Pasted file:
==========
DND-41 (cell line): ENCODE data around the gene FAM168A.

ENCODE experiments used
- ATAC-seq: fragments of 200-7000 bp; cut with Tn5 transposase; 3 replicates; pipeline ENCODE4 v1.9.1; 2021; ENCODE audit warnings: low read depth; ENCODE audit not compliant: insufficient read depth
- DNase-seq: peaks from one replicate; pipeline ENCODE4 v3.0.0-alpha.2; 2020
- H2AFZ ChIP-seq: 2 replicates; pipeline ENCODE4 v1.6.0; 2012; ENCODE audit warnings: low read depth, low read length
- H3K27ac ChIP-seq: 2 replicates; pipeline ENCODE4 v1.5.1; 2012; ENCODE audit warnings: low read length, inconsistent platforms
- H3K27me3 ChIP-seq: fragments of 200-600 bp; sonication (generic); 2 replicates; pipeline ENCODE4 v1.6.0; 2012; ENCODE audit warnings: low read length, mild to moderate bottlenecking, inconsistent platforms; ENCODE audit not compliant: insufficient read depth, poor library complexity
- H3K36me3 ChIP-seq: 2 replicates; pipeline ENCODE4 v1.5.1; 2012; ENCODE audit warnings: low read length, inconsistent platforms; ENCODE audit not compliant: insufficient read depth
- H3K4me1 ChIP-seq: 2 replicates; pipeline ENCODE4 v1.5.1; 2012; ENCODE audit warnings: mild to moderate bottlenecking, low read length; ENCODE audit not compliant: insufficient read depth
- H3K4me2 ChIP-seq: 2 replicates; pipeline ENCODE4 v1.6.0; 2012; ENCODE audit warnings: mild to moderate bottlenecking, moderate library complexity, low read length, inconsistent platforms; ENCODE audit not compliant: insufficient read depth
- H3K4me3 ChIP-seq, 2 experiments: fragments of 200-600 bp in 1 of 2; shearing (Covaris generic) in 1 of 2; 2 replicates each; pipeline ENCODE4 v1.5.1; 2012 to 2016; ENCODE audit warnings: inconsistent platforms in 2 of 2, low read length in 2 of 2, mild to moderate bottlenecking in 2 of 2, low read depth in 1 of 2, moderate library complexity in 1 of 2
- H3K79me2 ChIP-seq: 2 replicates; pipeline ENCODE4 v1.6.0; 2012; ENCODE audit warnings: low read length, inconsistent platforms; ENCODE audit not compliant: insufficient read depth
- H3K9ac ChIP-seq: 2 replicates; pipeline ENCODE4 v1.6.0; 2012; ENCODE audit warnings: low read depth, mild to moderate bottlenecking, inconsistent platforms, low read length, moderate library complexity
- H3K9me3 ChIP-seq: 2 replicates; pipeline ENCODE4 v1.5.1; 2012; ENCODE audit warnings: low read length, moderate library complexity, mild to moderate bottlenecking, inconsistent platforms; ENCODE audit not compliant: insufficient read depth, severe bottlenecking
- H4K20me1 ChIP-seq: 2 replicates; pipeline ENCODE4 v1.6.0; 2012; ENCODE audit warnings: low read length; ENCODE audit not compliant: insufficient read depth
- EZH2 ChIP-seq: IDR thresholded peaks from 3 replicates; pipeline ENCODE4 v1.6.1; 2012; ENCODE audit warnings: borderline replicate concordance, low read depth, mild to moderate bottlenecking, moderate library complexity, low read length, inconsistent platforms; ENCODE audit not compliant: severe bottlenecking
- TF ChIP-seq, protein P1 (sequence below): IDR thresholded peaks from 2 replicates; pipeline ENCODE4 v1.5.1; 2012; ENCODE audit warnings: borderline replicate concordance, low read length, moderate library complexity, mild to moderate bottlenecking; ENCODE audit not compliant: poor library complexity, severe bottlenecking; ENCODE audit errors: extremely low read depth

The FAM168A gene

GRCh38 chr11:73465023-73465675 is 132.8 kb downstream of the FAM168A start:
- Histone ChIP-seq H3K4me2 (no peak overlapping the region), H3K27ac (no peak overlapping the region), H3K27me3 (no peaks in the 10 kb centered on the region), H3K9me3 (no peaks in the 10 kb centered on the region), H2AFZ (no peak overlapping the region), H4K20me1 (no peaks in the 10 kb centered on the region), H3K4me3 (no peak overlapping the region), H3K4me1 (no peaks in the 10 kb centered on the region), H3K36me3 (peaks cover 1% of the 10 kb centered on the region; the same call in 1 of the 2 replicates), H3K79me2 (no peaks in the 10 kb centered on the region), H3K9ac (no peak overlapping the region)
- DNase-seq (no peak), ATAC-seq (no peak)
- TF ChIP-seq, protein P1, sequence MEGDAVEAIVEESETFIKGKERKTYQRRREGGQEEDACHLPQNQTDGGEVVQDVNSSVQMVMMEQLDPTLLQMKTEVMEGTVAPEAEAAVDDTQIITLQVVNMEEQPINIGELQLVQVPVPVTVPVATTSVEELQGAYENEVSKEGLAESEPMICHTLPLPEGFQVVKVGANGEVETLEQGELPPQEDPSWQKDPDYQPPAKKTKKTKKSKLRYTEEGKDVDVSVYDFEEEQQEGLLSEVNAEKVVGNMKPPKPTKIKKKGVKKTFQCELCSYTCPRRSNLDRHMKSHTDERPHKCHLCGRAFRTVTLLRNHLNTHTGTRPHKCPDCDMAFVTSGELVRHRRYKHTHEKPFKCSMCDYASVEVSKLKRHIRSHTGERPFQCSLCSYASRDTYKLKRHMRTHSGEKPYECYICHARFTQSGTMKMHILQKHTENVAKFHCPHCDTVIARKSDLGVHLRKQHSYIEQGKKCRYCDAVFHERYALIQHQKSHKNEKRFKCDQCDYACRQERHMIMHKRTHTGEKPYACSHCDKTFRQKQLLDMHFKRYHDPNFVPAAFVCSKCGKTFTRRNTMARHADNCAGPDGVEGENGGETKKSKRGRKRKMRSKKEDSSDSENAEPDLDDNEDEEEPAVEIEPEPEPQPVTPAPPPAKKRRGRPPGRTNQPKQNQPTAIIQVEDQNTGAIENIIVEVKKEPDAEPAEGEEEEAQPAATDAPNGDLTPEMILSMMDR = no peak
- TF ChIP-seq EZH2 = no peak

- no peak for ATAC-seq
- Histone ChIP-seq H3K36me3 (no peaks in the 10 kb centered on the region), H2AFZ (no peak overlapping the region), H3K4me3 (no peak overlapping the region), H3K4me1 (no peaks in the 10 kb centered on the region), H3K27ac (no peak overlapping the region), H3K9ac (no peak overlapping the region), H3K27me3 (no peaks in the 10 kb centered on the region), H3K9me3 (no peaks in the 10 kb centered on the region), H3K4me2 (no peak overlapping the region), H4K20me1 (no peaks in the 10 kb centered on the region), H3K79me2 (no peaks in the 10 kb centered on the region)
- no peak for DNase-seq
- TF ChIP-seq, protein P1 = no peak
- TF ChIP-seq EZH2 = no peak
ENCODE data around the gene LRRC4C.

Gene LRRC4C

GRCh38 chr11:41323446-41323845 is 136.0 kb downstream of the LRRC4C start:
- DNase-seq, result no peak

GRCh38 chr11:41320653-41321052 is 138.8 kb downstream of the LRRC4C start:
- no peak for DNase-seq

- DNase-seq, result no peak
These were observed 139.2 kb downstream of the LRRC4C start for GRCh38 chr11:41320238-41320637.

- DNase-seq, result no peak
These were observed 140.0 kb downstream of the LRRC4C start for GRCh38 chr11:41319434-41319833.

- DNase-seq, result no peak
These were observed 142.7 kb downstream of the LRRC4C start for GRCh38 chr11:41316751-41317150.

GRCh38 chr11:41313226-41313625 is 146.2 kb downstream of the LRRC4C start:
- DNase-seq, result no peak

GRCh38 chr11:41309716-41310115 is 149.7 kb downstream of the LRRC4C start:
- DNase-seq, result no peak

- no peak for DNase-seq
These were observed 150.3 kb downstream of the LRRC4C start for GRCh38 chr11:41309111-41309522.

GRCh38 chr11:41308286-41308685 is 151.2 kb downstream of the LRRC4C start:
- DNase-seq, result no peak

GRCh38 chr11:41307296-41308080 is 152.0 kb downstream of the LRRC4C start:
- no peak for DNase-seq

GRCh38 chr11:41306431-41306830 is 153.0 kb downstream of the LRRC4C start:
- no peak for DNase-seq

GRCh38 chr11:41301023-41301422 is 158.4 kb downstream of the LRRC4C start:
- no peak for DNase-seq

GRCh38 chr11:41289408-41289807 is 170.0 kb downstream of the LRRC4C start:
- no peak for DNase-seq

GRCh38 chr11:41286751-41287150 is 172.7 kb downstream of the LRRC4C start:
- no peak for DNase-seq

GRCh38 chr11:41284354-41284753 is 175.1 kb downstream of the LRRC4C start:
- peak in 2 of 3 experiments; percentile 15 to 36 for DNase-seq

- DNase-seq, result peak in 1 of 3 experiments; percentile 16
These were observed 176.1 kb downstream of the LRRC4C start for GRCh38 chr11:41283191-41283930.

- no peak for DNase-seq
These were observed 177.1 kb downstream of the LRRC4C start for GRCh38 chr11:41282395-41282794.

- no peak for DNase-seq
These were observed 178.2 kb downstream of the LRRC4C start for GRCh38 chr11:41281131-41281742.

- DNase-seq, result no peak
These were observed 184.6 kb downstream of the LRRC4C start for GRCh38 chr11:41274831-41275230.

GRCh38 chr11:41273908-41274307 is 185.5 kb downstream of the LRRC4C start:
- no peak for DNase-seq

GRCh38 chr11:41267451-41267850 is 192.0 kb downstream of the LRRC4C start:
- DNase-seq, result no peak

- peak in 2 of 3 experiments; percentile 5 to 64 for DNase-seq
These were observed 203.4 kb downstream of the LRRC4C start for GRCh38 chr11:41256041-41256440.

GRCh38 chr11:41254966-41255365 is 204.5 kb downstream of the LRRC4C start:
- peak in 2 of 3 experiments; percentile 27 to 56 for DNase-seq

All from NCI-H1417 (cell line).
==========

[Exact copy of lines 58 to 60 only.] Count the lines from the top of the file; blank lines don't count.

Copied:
- no peak for DNase-seq

GRCh38 chr11:41284354-41284753 is 175.1 kb downstream of the LRRC4C start:
- peak in 2 of 3 experiments; percentile 15 to 36 for DNase-seq